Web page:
Earwax Transplant Story

I think this actually happened:

A man came to the [University of Pittsburgh] clinic with a chronic infection in his left ear. He told doctors that other doctors had tried everything: anti-fungal drops, antibiotics, and many other treatments. The Pittsburgh doctors gave him additional antibiotics. The patient came back to the clinic a week later and said he was cured. The clinic doctors told him they were glad they had helped him. He said: “You didn’t. I suffered so much after your drugs I took some earwax from my right ear and put it in my diseased left. In two days I was fine, infection cured.” . . . The good ear contained good bacteria that killed off the bad in the bad ear.

I predict that people will eventually realize that the 2005 Nobel Prize for “ulcers are caused by bacteria” was a big mistake.

Thanks to Mark Griffith.

10 Replies to “Earwax Transplant Story”

  1. Confused. If you believe his story, and you say you do right up top, then how does it follow that you say bacteria wasn’t involved?

    Seth: I don’t say “bacteria wasn’t involved”. The 2005 Nobel Prize in Medicine was awarded for the “discovery” that ulcers are caused by a certain species of bacteria. The earwax story implies that some bacteria are helpful: they hold down other (bad) bacteria. The broader implication is that when people get stomach ulcers it may be because other bacteria were not holding the bad bacteria in check. If this is true — and I think it is likely — then giving antibiotics for ulcers is a poor idea, even though it may help for a while.

  2. OK, got it.

    You may not give this much value, but I work with a guy that promotes juicing and a juice machine and he has a proven way to fix stomach ulcers and it’s with cabbage juice. He was involved in a Stanford University study in the 50s with an M.D. that proved it. A way to make it that’s more palatable is called the 3 C’s and that’s cabbage, carrot, celery at 1/3 each. Drink three times a day for a week or two. Not sure how this fits into your bacteria/not bacteria theory, but based on people who have had success, all it takes is freshly made cabbage juice. I could send you links if you care for it, but if you think this is too easy and food and diet isn’t the answer to most trouble Americans have, then I won’t bother you with it. I like most of your stuff Seth, but I’m also bothered by your lack of credence to people’s own experiences that show stuff works. You downplay evidence-based approaches, which is a shame.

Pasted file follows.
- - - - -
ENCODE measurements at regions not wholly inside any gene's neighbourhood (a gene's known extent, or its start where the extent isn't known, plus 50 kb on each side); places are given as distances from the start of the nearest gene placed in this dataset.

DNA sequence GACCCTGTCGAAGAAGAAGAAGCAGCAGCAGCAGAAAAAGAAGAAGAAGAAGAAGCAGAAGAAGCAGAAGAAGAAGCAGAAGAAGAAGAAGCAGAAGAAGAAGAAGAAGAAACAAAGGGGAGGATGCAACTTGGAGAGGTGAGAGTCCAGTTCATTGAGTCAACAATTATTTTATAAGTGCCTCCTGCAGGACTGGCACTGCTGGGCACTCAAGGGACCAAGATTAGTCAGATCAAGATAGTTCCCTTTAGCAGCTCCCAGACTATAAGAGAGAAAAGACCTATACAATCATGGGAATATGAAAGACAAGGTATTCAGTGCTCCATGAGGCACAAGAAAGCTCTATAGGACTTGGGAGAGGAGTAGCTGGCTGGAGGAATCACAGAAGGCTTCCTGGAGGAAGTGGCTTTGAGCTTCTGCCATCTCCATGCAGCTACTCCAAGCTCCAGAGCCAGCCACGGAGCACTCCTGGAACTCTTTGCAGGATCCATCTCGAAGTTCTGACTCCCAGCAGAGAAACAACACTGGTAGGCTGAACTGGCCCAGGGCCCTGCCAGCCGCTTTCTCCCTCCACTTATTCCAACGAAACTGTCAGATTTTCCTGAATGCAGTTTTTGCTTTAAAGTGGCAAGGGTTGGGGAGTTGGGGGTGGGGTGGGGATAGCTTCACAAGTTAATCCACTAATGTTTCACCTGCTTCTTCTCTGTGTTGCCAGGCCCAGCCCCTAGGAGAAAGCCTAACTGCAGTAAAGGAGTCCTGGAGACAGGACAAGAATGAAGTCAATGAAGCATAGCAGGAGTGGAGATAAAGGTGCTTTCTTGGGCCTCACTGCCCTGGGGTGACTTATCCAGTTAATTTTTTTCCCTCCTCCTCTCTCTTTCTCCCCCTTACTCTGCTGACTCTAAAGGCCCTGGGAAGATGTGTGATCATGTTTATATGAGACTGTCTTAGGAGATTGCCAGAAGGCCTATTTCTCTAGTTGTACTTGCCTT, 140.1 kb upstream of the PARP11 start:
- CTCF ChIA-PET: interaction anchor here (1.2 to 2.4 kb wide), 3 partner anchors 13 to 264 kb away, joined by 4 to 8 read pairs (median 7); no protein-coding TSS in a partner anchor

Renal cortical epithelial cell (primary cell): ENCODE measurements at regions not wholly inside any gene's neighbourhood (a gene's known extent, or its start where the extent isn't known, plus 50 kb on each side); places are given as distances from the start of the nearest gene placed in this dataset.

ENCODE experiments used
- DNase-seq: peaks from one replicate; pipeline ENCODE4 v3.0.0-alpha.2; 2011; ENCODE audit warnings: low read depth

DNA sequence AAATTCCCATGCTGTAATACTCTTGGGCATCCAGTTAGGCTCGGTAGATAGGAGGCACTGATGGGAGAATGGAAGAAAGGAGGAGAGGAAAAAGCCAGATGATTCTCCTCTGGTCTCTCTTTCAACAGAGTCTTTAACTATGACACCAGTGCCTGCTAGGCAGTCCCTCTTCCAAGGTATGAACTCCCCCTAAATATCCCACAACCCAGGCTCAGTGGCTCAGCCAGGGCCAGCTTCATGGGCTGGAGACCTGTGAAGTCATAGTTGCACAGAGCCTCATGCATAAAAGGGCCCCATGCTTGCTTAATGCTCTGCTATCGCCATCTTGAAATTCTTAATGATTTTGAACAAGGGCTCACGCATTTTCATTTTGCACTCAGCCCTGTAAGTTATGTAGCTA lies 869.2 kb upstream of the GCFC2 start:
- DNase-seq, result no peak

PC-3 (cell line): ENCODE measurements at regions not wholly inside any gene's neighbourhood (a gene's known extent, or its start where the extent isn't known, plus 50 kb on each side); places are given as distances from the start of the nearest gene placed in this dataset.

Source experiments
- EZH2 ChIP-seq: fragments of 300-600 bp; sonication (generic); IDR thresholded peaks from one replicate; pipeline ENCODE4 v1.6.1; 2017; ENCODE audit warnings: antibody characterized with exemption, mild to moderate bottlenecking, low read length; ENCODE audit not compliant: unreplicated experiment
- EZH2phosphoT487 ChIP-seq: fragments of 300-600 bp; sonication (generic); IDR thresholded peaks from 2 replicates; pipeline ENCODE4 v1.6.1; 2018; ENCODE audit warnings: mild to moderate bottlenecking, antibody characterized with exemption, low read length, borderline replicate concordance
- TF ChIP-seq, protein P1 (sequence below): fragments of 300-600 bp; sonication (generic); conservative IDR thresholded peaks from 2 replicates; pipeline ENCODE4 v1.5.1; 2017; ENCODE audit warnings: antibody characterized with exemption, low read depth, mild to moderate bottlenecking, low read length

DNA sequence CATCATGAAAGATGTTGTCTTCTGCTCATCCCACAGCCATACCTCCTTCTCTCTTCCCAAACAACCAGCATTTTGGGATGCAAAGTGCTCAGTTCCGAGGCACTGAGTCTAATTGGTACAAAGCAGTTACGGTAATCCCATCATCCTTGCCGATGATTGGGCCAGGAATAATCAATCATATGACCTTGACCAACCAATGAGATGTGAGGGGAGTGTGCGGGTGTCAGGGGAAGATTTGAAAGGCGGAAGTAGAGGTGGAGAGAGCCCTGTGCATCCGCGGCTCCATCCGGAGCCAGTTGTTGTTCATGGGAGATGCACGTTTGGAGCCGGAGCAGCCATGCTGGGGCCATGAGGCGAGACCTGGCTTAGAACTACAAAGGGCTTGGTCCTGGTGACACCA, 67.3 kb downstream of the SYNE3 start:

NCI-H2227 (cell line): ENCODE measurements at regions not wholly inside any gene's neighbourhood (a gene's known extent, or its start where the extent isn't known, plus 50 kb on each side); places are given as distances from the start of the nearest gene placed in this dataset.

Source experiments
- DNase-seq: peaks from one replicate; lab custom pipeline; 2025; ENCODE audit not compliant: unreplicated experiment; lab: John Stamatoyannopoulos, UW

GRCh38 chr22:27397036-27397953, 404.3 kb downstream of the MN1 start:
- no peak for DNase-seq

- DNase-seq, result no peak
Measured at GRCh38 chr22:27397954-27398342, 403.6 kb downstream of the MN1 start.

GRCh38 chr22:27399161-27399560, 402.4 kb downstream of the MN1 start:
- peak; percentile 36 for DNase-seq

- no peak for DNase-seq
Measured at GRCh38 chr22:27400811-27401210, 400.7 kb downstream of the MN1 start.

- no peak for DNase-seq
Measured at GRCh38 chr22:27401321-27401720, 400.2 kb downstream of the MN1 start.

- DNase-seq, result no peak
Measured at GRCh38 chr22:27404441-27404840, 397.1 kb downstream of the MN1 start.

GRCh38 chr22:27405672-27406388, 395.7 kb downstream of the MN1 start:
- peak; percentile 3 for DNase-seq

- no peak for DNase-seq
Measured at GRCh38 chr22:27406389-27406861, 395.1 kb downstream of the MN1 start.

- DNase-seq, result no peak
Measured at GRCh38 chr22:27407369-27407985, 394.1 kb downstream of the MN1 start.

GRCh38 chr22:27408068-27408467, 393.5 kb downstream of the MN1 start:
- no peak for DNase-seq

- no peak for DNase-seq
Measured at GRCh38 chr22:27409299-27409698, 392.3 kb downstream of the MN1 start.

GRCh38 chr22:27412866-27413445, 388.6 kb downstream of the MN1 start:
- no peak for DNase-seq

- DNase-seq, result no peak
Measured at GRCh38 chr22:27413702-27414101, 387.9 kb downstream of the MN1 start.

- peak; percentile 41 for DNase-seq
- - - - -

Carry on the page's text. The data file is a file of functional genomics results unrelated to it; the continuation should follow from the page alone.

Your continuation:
Seth: My “lack of credence to people’s own experiences that show stuff works”? Could you give an example? This post (“earwax transplant”) gives credence to an unusual way of treating an ear infection based on one person’s experience.

  3. Perhaps I’m mistaken, but I recall you saying in various posts that you were negative to “evidence-based” medicine. Maybe we have different definitions for the term. The main reason I read your blog is because you show stories like this one today and the fermentation ones, and all the others. Perhaps you meant it in a different way. I didn’t save your posts so I’ll have to wait until you bring it up again. Maybe you didn’t say “evidence-based”, perhaps it was a different term you used to distinguish scientific studies from people’s actual experiences and from current medical practices.

    Sorry for the confusion on my part. I’m very interested in the experiences of you and others in finding ways to be healthy that work. Today in this new crowd sourcing era, we have an unprecedented opportunity to learn from millions around the world about health giving approaches that were previously unavailable to us. Some things will work and some won’t of course, but the alternative is the same top-down health care we already have.

    Seth: Well put. I have a low opinion of “evidence-based medicine” because in practice the practitioners ignore a lot of evidence. I am against ignoring evidence. I wrote about this here — the example of tonsillectomies where the “evidence-based medicine” reviewers ignored a vast amount of evidence that tonsillectomies are dangerous.

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